Have questions? Comment below or email your questions to stem@prx.org. But please refer to the FAQ below and application guidelines first!

May the force be with you.
-John Barth & Genevieve Sponsler

The PRX STEM Story Project Team

____________________________________________
FAQ

What is PRX’s STEM Story Project?

An open call for proposals to create radio stories about STEM (science, technology, engineering, and math). In the past two years, PRX has funded the creation of 29 STEM stories. They’ve aired on national shows like Here & Now, Studio 360, All Things Considered, our science podcast Transistor, and PRX Remix, in addition to being aired on stations throughout the country.

TIMELINE

What are the dates?
PRX will accept proposals online between June 1 and July 1, 2015 at 11:59 p.m. ET. Accepted proposals will be announced in early September. Producers will then have two months to create their stories and publish them to PRX.org by November 1, 2015.

ELIGIBILITY

Who can apply?
We welcome any producers or writers with audio production experience to apply. Producers can be independent or station-based.

What if I don’t have audio production experience but want to submit a story?
We recommend that you work with an audio producer to come up with a story proposal and to provide audio samples.

If I already received a grant last year, can I apply again this year?
Yes.

If I applied last year and didn’t get a grant, can I apply again?
Yes, but you must apply with a different story than the one you submitted last year.

I have a podcast/an idea for a podcast. Can I submit my podcast as a proposal?
We cannot fund an entire series, but you can submit an entry for a single episode of your podcast. For example, in past STEM open calls PRX has funded single episodes of Criminal, 30 Minutes West, and Destination DIY.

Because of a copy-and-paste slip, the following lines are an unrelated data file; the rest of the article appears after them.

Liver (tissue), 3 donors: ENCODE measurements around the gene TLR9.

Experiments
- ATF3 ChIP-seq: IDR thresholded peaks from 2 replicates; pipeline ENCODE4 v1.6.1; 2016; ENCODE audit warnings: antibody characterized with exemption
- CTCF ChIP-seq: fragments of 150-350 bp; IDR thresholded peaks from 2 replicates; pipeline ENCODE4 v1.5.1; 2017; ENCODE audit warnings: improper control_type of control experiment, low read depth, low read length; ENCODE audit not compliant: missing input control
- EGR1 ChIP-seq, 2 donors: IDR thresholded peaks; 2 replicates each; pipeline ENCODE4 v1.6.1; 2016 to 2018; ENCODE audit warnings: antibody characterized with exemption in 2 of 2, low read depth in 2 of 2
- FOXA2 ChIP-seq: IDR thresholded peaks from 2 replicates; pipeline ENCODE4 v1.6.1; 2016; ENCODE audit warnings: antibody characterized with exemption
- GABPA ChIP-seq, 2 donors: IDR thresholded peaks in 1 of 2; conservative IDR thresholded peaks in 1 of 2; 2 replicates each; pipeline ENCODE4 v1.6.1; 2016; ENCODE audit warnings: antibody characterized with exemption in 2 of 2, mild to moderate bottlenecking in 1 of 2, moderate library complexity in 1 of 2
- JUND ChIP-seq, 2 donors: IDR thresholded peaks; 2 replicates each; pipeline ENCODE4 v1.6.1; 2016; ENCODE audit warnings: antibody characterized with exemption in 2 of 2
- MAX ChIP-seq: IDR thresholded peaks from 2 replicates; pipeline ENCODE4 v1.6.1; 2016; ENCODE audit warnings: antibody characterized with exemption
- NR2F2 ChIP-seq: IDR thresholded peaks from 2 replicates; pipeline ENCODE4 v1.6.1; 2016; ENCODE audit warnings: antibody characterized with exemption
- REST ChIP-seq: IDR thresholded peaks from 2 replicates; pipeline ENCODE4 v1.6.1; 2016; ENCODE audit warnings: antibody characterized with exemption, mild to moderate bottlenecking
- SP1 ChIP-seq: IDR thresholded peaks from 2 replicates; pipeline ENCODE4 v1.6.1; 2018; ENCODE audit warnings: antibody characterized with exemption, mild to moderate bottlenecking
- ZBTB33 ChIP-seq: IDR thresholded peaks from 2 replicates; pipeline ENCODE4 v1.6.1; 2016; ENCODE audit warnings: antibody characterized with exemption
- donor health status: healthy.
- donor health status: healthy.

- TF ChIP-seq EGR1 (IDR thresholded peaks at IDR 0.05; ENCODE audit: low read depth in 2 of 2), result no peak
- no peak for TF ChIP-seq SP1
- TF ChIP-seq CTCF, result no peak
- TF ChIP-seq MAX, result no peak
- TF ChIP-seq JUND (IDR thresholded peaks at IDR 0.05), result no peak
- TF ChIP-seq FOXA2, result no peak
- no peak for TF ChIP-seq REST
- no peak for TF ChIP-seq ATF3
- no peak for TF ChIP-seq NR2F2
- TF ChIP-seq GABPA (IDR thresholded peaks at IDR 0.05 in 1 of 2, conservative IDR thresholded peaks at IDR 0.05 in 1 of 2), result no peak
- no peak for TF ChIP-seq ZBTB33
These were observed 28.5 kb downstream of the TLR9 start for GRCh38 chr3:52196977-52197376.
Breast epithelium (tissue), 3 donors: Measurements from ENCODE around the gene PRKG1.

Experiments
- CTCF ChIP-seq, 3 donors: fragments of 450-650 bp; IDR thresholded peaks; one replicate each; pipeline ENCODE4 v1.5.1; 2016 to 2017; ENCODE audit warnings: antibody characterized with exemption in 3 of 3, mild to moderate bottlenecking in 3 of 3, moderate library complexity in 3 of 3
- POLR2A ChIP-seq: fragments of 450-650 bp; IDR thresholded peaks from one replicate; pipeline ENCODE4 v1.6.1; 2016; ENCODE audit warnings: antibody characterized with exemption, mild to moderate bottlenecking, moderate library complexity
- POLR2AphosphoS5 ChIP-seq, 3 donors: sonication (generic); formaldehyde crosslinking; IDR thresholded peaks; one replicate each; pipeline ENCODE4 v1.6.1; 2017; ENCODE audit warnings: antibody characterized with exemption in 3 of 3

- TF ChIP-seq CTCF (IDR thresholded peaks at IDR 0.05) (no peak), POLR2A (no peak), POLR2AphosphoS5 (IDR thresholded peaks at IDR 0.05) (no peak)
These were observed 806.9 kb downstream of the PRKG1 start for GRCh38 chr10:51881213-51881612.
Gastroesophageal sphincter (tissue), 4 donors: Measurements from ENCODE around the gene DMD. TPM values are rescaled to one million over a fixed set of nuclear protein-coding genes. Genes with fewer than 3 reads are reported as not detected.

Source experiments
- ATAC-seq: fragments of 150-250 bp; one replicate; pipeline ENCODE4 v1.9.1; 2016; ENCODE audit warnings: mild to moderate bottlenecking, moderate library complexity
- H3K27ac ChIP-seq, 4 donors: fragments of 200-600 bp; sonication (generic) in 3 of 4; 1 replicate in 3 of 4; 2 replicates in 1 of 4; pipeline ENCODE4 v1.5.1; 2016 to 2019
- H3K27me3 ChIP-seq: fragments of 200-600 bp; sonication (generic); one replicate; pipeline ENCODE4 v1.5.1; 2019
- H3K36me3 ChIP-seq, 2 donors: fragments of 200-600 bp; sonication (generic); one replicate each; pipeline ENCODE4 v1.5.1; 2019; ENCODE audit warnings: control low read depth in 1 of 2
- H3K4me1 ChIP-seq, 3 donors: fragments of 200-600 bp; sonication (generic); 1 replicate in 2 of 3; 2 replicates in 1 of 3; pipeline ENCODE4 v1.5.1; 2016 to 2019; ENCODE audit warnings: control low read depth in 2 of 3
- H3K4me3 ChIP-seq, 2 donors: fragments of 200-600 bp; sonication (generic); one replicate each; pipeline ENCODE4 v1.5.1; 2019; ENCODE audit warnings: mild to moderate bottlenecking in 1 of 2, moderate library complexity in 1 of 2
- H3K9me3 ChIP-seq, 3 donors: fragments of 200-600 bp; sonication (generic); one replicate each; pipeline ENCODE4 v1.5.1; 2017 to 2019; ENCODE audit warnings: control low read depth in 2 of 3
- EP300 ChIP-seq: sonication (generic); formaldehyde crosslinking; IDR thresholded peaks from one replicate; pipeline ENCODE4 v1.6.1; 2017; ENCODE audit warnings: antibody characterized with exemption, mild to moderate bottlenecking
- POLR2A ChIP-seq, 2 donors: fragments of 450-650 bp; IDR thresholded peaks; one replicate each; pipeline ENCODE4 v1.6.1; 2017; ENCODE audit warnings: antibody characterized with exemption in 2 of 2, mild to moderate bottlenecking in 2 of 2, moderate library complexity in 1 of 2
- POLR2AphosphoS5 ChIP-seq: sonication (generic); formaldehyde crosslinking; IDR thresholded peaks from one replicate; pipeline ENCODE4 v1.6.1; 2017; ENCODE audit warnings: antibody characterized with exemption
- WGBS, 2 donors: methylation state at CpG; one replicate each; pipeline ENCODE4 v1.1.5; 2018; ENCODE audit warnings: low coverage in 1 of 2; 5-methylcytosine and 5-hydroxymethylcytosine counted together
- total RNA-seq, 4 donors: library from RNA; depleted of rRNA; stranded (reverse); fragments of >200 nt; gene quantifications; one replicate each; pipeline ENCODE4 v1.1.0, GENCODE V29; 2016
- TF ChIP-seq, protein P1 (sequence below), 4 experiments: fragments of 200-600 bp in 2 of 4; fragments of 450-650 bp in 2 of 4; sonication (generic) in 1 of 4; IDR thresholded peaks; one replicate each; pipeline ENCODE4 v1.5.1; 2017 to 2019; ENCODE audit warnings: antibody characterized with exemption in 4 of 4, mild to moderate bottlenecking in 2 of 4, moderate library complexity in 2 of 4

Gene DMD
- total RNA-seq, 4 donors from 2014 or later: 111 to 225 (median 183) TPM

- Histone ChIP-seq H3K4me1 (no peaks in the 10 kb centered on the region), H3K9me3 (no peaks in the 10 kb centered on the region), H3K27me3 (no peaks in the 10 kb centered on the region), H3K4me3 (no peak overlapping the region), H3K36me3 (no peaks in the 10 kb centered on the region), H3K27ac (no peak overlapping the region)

THE APPLICATION

What do I need to include in my application?
We’re looking for a proposal of your story idea, two audio samples of your previous work, and a proposed budget.

How long should my proposed audio story be?
We generally ask that the stories be 10 minutes or less. Shorter stories are more shareable online and more likely to get picked up by national shows, podcasts, and stations. Past stories we’ve funded have ranged from 6 to 18 minutes long, but again, with the majority being under 10 minutes.

How will proposals be chosen?
We will work with a team of science advisors and radio advisors to select proposals that best fit the project’s goals.

BUDGETS

What should I include in my budget?
Producer fees, engineering fees, travel expenses, and editor fees. If your proposal is chosen, we will contact you to revise your budget, if necessary. See the application form here for details.

How much funding do you tend to provide for each story? What is the average budget?
The total pool of money we have is about $50k, and in the past we have broken that up over 15 or so applicants. However, that being said, we don’t share more budget info than that. We want the flexibility to work with producers on stories that may surprise us, and change what we do year to year. Some stories require travel or big expenses, and some do not. So we want to see your budget, your freelance rate, etc. And then if we want to work together but the numbers aren’t quite doable, we talk about it with you.

I’m wondering how you go about funding station-based reporters. Does it go straight to the reporter, based on the time spent on the STEM story? Or does it go to the station?
We set this up based on whatever rules/process you have regarding employment at the station and the nature of the story. If it is a station-based story that is one thing; if it is a total freelance thing, that might mean something else. If you are allowed to do freelance work and keep 100%, we do that. If stations get a cut no matter what, we have to abide by that. If stations demand 100%, we have to respect that. Let us know in the budget section of your application.

PRODUCTION

Will you be giving me any guidance during the production process?
PRX requires at least one mandatory check-in during the production period to go over initial script drafts.

POST-PRODUCTION

What happens after the stories are done?
PRX will work with you to get the pieces licensed to different stations within our network as well as placed on blogs + other digital platforms.